I’m trying out tea time. Ideally I’d like to have it at four o’clock every day, so I can be like “Four o’clock! Tea time!” saying that out loud in a ridiculous British accent, but really ridiculous, like if a British person were in the room with me when I said it, they’d be like, “I do say, you really are a bloody idiot,” but I wouldn’t let any Englishmen get me down, I’d continue, say something like, “Nonsense, I insist,” and I’d point them to my kitchen where, and again, this is the ideal situation, four o’clock, “ding-dong!” I’d get a miniature grandfather clock and put it in the corner, miniature enough that I wouldn’t have to make a standalone space just for the clock, I could put it on a shelf, somewhere inconspicuous enough that if you walked in the room, maybe you’d notice it right away, maybe you wouldn’t, that would be the idea, but as soon as the clock strikes four, you’d know. You’d know what time it is. Tea time.
Hurry up then! I’d snap my fingers in the air. Again, four o’clock, definitely on Saturdays, definitely when I’m not at work and my friends aren’t at work, I’ll invite everybody over, tell them to show up at, “three forty-five on the dot!” in, again, in that crazy accent, and maybe they’d get it, my more astute friends, they’d think to themselves, “Blimey, that Rob, that devil, is he planning a tea time?” and they’d get into it, they’d start thinking their own thoughts in that same quasi-British accent, and they’d throw around words like chums, and mates, and flat, all together, in a really English way, they’d think thoughts like, “Fancy Rob hosting a tea time for his chums and his mates at his flat?” and would that even be a question or just a statement? I always imagine all British sentences ending in a question mark, even if it’s not a question, with one exception: an exclamation point reserved exclusively for times when one is simply shocked by another’s callous behavior, to the point where they can’t hold it in anymore, they just have to shout out, “My word! I never! I do say!”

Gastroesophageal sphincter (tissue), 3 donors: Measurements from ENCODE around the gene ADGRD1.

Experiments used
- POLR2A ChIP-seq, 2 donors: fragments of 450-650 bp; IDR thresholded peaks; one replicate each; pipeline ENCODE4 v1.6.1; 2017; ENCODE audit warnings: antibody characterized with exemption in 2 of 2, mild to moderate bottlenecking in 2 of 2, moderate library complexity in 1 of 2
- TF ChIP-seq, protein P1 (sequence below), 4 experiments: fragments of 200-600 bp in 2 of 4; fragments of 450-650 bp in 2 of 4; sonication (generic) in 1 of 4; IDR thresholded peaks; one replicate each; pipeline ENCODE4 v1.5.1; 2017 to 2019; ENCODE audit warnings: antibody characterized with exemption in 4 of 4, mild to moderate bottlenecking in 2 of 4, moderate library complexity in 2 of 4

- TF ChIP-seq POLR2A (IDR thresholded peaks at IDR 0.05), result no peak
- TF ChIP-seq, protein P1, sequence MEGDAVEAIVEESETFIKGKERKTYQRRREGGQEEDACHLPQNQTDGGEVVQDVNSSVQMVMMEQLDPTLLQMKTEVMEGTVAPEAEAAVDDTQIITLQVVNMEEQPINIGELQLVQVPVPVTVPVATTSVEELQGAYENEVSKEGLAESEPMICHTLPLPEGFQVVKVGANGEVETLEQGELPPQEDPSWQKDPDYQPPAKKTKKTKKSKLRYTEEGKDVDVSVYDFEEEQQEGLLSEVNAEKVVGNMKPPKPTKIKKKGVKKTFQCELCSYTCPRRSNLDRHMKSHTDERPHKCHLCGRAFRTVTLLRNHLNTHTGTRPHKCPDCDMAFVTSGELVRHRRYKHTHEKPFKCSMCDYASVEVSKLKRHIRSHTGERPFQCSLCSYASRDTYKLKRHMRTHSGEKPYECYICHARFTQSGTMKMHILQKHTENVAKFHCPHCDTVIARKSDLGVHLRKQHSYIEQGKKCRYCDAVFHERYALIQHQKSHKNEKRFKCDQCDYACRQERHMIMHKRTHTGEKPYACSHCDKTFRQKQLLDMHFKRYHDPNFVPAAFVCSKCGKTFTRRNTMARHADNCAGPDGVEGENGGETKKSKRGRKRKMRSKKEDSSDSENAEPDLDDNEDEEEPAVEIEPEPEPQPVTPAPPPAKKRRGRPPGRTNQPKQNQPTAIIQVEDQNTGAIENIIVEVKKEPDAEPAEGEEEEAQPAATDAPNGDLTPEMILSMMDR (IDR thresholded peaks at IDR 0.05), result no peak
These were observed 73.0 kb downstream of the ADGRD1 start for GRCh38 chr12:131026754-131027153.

Maybe it’s a Tuesday. Maybe I actually have to work that Saturday. When we can’t demand perfection, sometimes we’ll have to settle for second best, a six o’clock tea time, seven, eight, (but never later than eight.) Still, I’ll be standing there in the foyer, really just a kitchen, but I’ll call it a foyer for tea time, and I’ll raise my hand in the air, snap, and I’ll present trays of cucumber sandwiches, toasted English muffins, which I’ll call crumpets and scones, and my friends will be so impressed by the cucumber sandwiches that they’ll then look at the English muffins and think to themselves, “Huh. I never knew British people called English muffins crumpets and scones. I thought that was something else entirely. But then again, look at how authentic those cucumber sandwiches look. Rob’s got to know what he’s doing here.”
The earl grey tea will be served piping hot. The cucumber sandwiches will be devoured so quickly that the bread won’t have time to get soggy from the lemon juice. I’ll be dressed semi-casually: jeans, but a proper tuxedo shirt, kind of a throwback to the whole proper English thing. I’ll be playing classical music in the background. We’ll all sit around the drawing room (again, just my living room, but repurposed for tea time) legs crossed over the long way, the hard way, the English way, and we’ll be nibbling on scones and sipping on tea and laughing at this and that.
I do say! You simply must come over for tea! Four o’clock, (see above) at my flat! Bring your mates! Cheerio!